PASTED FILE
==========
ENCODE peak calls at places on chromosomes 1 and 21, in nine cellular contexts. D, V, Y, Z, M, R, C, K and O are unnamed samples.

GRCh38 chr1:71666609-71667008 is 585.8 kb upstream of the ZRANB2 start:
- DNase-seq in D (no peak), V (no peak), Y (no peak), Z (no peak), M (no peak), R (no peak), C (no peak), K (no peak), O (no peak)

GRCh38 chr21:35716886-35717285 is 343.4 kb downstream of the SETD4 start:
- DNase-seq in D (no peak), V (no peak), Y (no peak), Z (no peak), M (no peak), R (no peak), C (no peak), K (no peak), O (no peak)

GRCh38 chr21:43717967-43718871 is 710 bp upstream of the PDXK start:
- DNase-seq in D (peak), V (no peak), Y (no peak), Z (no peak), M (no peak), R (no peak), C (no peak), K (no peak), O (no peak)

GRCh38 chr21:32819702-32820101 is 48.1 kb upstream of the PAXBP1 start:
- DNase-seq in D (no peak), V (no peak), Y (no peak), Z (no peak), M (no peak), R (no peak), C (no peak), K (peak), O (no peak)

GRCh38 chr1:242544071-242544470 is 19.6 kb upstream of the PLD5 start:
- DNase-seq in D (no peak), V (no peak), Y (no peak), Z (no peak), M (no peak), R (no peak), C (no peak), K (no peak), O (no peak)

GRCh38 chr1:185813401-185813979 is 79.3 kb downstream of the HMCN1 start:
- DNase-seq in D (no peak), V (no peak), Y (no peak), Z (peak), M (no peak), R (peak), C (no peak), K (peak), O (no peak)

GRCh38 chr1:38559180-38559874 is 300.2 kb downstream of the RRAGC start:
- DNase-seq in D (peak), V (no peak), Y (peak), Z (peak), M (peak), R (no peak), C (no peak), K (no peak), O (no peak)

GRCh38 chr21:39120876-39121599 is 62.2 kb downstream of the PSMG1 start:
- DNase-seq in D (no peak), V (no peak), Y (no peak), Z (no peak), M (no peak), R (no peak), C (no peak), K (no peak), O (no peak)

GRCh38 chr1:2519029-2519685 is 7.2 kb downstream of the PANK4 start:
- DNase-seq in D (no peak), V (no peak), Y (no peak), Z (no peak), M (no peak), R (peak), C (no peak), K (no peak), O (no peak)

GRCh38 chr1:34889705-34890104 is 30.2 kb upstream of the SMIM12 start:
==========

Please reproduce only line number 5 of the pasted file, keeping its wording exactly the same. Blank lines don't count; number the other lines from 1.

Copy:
- DNase-seq in D (no peak), V (no peak), Y (no peak), Z (no peak), M (no peak), R (no peak), C (no peak), K (no peak), O (no peak)